Category Archives: Mexico

Mar 25 2009

Relationships are essential for a full life

Lenten reflection: Week 5
By Rev. Kelly Demo, CFCA preacher

ìAnd I, when I am lifted up from the earth, will draw all people to myself.î ñJohn 12:32

Our God, who is relational by nature, chose to become a member of the human family as an expression of intimate love. We, Godís children, are also relational and the yearning of our hearts for closeness to God and to one another is a reflection of our nature and Godís deepest desire.

Because of this, relationships are the very essence of life. Godís two greatest commandments are not about what work we do, or what we eat, or even how we are to worship God. Our two greatest commandments are to love God and each other.

We believe this is the greatest gift that CFCA has to offer to the world. The reason the founders chose the sponsorship model was because it is relational. One does not simply write a check and forget about it. Sponsors are called into personal relationships with someone they didnít even know existed before sponsorship. They are given the opportunity to love God by loving another of Godís children. Sponsor and sponsored friend carry one another in their hearts and allow the other to change them for the better.

CFCAís structure in our projects follows this model as well and feeds the need for relationships among those we serve. For example, mothers in Merida, Mexico, tell us that the CFCA mothers groups are the most important part of the program to them. Most of their families moved from villages to the city, and that move isolated them from the social fabric that had sustained their ancestors for generations. The mothers groups are recreating that sense of community that is so essential to a full life.

Lent gives us a chance to stop and examine our relationships. It is often easier to give up chocolate for Lent than to rebuild and heal relationships.

Author Stephen Levine writes, ìIf you were going to die soon and had only one phone call you could make, who would you call and what would you say? And why are you waiting?î

Reflection questions:
1. How would you define your relationship with God? Is God your teacher? Friend? Distant relative you only see on holidays? Guide? Do you like that relationship or do you want it to change? What needs to happen to bring about that change?
2. Is there a friendship that you have lost and mourn that loss? What might God be calling you to do about that?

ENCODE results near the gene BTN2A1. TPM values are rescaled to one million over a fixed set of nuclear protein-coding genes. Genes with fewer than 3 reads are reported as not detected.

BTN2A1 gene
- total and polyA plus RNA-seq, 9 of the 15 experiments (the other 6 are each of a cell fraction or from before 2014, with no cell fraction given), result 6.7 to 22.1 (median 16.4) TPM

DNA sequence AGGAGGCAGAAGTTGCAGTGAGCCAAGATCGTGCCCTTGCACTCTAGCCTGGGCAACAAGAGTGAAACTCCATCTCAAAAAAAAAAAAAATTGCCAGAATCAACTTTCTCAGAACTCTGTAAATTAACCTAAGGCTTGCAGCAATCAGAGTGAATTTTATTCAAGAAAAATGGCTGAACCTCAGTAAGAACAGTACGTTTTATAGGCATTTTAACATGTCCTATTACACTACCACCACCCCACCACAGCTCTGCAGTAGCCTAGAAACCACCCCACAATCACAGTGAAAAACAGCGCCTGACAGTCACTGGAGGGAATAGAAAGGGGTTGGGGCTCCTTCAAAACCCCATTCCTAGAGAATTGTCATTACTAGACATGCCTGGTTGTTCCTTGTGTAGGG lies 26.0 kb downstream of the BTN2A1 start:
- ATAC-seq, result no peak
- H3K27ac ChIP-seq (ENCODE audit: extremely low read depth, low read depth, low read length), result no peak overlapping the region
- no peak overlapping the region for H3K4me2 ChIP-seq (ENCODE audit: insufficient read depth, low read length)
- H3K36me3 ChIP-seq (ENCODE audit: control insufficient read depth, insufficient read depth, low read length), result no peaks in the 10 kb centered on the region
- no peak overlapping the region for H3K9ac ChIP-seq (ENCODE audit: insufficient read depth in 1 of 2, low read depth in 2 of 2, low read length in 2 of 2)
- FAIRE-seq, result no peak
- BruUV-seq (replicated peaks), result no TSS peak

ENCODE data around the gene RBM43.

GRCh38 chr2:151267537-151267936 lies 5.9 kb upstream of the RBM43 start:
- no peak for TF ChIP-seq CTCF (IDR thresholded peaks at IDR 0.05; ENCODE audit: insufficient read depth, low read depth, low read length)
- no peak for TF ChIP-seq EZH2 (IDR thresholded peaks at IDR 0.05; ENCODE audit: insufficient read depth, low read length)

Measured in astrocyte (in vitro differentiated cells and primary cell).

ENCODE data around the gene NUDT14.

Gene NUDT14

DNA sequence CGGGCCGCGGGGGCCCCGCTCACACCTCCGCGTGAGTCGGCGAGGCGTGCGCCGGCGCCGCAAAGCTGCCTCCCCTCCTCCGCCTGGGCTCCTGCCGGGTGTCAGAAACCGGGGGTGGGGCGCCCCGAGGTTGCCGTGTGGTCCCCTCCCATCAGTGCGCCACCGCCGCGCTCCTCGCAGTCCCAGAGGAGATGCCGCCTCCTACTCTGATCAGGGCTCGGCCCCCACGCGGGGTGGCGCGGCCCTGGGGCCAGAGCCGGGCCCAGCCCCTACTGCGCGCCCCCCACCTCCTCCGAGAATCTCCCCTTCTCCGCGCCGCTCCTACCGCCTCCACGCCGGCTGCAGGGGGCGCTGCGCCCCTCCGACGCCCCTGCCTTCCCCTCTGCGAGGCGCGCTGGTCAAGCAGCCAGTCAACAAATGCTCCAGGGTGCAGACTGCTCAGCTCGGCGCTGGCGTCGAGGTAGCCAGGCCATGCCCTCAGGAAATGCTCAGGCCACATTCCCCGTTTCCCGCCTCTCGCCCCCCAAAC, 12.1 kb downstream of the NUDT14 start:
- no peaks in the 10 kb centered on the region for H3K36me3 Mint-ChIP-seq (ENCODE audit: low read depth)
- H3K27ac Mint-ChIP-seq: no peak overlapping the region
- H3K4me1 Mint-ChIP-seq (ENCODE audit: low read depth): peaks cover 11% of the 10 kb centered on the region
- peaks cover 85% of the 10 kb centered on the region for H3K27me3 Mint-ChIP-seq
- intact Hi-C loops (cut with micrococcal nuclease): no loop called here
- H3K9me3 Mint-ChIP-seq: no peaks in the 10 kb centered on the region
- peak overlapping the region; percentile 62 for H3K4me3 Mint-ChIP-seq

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Mar 5 2009

Toilets and clean water

An October 2008 study by the United Nations University reported that “installing toilets and ensuring safe water supplies would do more to end crippling poverty and improve world health than any other measure.î CFCA projects in El Salvador, Kenya, Ecuador and Mexico provided photographs showing sanitation conditions in their communities.

Learn more

How you can help
Donate to CFCA’s Healthy Communities Fund to improve basic health and hygiene services and facilities for families and communities.

Sanitation facts
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Dec 31 2008

Ringing in the New Year in the CFCA community

By the CFCA Prayer Team

As we give thanks for the old year and look with anticipation to the new one, let us walk in solidarity with our sisters and brothers around the world throughout the day. We have listed below the time it will be here in the United States when the New Year arrives at each of our projects. We encourage you to say a quick prayer for each of the projects as your day progresses.

CountryPacificMountainCentralEastern
Philippines8:00 a.m.9:00 a.m.10:00 a.m.11:00 a.m.
India and Sri Lanka10:30 a.m.11:30 a.m.12:30 p.m.1:30 p.m.
Tanzania, Uganda,
Madagascar, Kenya
1:00 p.m.2:00 p.m.3:00 p.m.4:00 p.m.
Nigeria3:00 p.m.4:00 p.m.5:00 p.m.6:00 p.m.
Liberia4:00 p.m.5:00 p.m.6:00 p.m.7:00 p.m.
Brazil6:00 p.m.7:00 p.m.8:00 p.m.9:00 p.m.
Chile7:00 p.m.8:00 p.m.9:00 p.m.10:00 p.m.
Bolivia, Dominican Republic8:00 p.m.9:00 p.m.10:00 p.m.11:00 p.m.
Venezuela8:30 p.m.9:30 p.m.10:30 p.m.11:30 p.m.
Colombia, Ecuador,
Haiti, Jamaica, Peru
9:00 p.m.10:00 p.m.11:00 p.m.12:00 a.m.
(Jan.1)
Costa Rica, El Salvador,
Guatemala, Honduras,
Mexico, Nicaragua
10:00 p.m.11:00 p.m.12:00 a.m.
(Jan.1)
1:00 a.m.
(Jan.1)


Please pray:

Gracious God, I pray for my sisters and brothers in ______. May the New Year bring them hope, joy and peace.

And from all of us at CFCA, we pray the New Year also brings you hope, joy and peace!

Receive CFCA’s weekly Prayer Partners e-mail.

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Dec 12 2008

Our Lady of Guadalupe has deep meaning in lives of sponsored members

Today is the feast of Our Lady of Guadalupe, celebrating Maryís apparition to an indigenous man, Juan Diego. This important Mexican holiday represents Godís deep and intimate love for the poor. Mary and Jesus walk with the poor through Juan Diego, calling him by name and recognizing his dignity and the dignity of the Mexican people, who had just been conquered by Spain.